Are Children “Normal”?
AbstractWe examine Becker's (1960) contention that children are “normal.” For the cross-section of non-Hispanic white married couples in the United States, we show that when we restrict comparisons to similarly educated women living in similarly expensive locations, completed fertility is positively correlated with the husband's income. The empirical evidence is consistent with children being “normal.” In an effort to show causal effects, we analyze the localized impact on fertility of the mid-1970s' increase in world energy prices, an exogenous shock that substantially increased men's incomes in the Appalachian coal-mining region. Empirical evidence for that population indicates that fertility increases with men's income. © 2013 The President and Fellows of Harvard College and the Massachusetts Institute of Technology.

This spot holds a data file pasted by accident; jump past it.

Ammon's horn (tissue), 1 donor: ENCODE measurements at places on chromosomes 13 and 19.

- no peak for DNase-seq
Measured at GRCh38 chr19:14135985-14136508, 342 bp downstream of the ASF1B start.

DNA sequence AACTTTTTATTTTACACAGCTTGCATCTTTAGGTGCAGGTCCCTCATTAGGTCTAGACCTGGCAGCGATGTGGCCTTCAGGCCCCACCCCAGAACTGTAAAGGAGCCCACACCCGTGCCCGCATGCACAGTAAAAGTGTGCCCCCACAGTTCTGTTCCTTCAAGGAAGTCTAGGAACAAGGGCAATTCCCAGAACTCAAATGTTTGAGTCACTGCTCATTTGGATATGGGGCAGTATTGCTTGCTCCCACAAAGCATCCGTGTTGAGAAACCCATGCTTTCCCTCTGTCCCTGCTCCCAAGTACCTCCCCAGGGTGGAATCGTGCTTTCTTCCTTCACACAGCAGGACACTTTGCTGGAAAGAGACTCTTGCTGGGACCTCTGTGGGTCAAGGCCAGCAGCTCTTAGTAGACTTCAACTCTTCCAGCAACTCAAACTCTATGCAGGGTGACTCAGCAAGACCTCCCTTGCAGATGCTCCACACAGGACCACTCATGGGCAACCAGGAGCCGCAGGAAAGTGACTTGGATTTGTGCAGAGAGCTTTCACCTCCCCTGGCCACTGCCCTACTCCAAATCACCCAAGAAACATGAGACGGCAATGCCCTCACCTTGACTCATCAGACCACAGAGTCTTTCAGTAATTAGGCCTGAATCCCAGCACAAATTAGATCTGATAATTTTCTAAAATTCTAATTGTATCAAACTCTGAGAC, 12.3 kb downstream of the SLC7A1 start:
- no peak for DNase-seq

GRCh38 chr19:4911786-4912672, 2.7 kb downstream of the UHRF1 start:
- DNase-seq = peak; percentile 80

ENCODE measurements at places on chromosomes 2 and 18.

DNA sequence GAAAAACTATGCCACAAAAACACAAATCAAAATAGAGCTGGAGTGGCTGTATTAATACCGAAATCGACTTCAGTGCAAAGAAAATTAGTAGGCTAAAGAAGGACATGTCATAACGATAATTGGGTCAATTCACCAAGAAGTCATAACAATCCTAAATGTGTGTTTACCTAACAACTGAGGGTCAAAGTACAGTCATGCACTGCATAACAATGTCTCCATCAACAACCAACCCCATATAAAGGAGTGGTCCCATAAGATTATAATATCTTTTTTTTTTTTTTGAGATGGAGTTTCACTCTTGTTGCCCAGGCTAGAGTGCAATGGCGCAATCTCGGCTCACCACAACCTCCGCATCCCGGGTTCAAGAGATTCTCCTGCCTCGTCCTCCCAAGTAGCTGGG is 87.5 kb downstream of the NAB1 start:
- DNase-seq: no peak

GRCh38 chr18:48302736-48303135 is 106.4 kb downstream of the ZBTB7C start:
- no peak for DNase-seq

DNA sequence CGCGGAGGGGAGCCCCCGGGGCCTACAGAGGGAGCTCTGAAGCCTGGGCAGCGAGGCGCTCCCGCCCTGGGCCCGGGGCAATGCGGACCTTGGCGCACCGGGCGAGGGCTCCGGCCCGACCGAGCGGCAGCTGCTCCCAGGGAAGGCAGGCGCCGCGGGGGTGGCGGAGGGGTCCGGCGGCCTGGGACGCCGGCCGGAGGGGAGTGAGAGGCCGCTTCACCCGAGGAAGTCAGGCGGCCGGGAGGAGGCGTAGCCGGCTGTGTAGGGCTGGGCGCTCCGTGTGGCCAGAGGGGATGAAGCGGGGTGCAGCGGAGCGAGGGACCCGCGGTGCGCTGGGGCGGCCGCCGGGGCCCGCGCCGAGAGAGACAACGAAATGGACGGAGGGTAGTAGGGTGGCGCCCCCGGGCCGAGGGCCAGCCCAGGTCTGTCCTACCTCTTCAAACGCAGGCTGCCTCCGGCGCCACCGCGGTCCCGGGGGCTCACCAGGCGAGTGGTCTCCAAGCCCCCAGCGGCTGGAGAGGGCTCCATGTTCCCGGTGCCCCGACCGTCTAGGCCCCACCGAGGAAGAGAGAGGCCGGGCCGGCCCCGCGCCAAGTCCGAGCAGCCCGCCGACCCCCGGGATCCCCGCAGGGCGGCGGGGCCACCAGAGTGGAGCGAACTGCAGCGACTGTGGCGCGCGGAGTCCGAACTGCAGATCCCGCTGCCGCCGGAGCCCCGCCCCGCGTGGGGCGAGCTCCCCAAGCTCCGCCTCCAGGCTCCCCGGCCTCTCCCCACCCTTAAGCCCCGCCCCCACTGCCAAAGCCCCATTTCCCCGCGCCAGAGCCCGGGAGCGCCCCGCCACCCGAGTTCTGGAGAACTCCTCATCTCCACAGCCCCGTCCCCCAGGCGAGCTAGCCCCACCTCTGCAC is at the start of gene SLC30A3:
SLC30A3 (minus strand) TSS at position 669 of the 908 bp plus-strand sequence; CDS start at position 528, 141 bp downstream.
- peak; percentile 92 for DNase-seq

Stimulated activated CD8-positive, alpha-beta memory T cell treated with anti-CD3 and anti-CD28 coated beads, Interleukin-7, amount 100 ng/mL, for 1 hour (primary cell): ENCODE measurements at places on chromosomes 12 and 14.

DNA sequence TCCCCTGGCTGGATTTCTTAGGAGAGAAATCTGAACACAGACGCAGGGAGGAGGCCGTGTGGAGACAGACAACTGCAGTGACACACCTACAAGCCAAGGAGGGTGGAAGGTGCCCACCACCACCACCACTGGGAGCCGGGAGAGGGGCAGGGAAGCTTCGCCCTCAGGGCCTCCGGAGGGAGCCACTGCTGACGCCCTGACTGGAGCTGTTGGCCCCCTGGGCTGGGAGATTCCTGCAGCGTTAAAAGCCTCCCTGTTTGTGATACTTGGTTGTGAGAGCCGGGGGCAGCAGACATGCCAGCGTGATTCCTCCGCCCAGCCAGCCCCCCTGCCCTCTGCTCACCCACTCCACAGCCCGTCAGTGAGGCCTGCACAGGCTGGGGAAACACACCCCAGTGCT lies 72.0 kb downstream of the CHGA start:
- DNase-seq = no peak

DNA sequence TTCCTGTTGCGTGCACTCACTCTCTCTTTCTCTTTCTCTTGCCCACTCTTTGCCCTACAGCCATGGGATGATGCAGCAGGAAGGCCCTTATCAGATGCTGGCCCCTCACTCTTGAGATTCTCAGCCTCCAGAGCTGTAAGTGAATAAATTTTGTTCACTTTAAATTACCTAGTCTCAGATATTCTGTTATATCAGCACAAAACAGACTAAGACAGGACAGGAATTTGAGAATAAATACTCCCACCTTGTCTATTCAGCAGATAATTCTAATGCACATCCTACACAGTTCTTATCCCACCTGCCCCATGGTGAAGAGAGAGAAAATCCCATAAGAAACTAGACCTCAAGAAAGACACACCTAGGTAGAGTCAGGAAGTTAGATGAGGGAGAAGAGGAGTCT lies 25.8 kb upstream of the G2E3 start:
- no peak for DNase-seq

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Bibliographic InfoArticle provided by MIT Press in its journal Review of Economics and Statistics.
Volume (Year): 95 (2013)
Issue (Month): 1 (March)
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Web page: http://mitpress.mit.edu/journals/
Other versions of this item:
- Dan Black & Natalia Kolesnikova & Seth G. Sanders & Lowell J. Taylor, 2009. "Are children 'normal'?," Working Papers 2008-040, Federal Reserve Bank of St. Louis.
- Black, Dan A. & Kolesnikova, Natalia & Sanders, Seth G. & Taylor, Lowell J., 2011. "Are Children "Normal"?," IZA Discussion Papers 5959, Institute for the Study of Labor (IZA).
- J13 - Labor and Demographic Economics - - Demographic Economics - - - Fertility; Family Planning; Child Care; Children; Youth
- J40 - Labor and Demographic Economics - - Particular Labor Markets - - - General
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